Has a more complicated plot than most of his films, with more subplots than usual gradually merging together, and an effective inter-cutting between Norris and the Ninja training camp. Particularly effective are the initial scenes with Norris and Karen Carlson. They have a good rapport and her getting him to come back to her house has a mysterious, intriguing quality. Carol Bagdasarian is particularly beautiful, too. The main criticisms are that the women all seem to immediately fall in love with Norris, and he also is way too quick in winning all the Ninjas that he's fighting towards the end. However, Lee Van Cleef brings a certain authority to his scenes, and Norris delivers a better performance than usual. One of his better films.
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"Karen Carlson implodes across the screen as Chuck mutters to himself like a psych ward patient !!"
lemon_magic6 August 2005
I just can't see this as a review excerpt - it wouldn't draw a lot of viewers - but it sums up "The Octagon" pretty well.

I actually would have rated this movie much lower, but the final 20 minutes, where Chuck invades the Ninja training camp and confronts his 'brother' almost saves the film. ALMOST.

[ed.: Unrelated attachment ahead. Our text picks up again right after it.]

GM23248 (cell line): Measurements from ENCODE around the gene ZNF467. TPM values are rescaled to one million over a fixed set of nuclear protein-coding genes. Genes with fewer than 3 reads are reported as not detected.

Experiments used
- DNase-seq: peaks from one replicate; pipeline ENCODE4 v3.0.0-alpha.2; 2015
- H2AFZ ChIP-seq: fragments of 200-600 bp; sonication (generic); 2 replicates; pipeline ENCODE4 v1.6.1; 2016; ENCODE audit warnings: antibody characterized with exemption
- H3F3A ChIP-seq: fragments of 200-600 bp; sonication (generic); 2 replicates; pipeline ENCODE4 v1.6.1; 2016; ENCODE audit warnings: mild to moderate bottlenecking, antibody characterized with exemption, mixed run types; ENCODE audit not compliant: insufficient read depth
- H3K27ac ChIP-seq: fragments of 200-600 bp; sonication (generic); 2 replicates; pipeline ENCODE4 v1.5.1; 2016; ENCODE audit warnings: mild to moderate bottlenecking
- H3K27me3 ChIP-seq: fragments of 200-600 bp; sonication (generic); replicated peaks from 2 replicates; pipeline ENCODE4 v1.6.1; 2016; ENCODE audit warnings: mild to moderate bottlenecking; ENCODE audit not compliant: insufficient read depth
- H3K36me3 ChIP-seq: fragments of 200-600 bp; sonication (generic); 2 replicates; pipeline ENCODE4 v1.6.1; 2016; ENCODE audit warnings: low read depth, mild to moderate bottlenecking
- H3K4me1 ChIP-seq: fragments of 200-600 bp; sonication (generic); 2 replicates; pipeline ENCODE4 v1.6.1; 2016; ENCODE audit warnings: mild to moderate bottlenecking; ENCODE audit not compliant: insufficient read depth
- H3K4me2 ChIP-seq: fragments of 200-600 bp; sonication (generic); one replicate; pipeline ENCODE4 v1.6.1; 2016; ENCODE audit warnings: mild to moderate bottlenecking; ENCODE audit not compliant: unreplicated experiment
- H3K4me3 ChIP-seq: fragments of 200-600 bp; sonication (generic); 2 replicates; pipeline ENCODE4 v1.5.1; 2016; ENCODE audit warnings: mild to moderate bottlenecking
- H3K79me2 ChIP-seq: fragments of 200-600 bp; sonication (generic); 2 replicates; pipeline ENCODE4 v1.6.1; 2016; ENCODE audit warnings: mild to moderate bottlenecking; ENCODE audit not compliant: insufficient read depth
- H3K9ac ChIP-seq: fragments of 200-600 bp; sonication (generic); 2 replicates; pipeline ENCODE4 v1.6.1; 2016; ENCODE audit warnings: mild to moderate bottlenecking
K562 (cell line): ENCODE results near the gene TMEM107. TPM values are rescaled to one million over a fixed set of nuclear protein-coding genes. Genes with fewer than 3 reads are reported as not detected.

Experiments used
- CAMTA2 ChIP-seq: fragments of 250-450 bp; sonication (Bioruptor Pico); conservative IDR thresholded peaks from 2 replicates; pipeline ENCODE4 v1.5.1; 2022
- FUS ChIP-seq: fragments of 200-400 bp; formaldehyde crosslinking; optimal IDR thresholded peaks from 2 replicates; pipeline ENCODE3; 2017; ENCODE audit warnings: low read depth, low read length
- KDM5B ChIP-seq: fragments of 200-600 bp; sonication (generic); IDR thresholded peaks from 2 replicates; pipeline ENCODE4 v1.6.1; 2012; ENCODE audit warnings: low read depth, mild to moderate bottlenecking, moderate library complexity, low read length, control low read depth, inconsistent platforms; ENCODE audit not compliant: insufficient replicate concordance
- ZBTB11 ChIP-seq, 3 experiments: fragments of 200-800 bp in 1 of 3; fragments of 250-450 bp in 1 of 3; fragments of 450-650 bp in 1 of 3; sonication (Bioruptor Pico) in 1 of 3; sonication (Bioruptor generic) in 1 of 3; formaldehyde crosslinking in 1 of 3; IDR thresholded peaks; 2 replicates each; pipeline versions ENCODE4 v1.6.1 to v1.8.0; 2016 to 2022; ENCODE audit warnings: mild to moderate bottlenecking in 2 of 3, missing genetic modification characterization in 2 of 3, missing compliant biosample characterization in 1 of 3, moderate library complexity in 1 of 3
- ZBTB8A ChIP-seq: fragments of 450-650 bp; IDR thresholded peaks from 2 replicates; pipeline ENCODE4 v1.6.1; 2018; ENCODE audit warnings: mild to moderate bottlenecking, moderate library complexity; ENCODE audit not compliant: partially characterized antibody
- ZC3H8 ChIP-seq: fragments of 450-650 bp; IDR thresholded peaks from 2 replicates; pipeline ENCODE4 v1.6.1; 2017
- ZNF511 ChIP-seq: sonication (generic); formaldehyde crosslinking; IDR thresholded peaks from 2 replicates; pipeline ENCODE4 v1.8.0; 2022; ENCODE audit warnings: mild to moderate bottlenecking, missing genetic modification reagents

Aside from Lee Van Clief, Chuck Norris is the best actor in the film, which ought to set off warning bells in your head. Chuck does his usual stoic, quiet-spoken tough guy shtick here. He at least isn't actively annoying as an actor, and he still can move impressively when the time comes for a martial arts smack down. (One thing you can say for Norris, he did improve somewhat as an actor, and by the time 'Code Of Silence' appeared some years after this, he was considerably more expressive.) However, the screenwriter and director apparently never passed Screen Writing 101, because they make poor Chuck narrate almost every scene with intrusive whispered voice-overs (in a layered echo effect, no less) where he endlessly explains his moral dilemmas and his anguish and anger at his estranged HIMSELF...over and over again. You just aren't supposed to do this,'re supposed to SHOW the viewer what's going on, not TELL and TELL and TELL and TELL the viewer.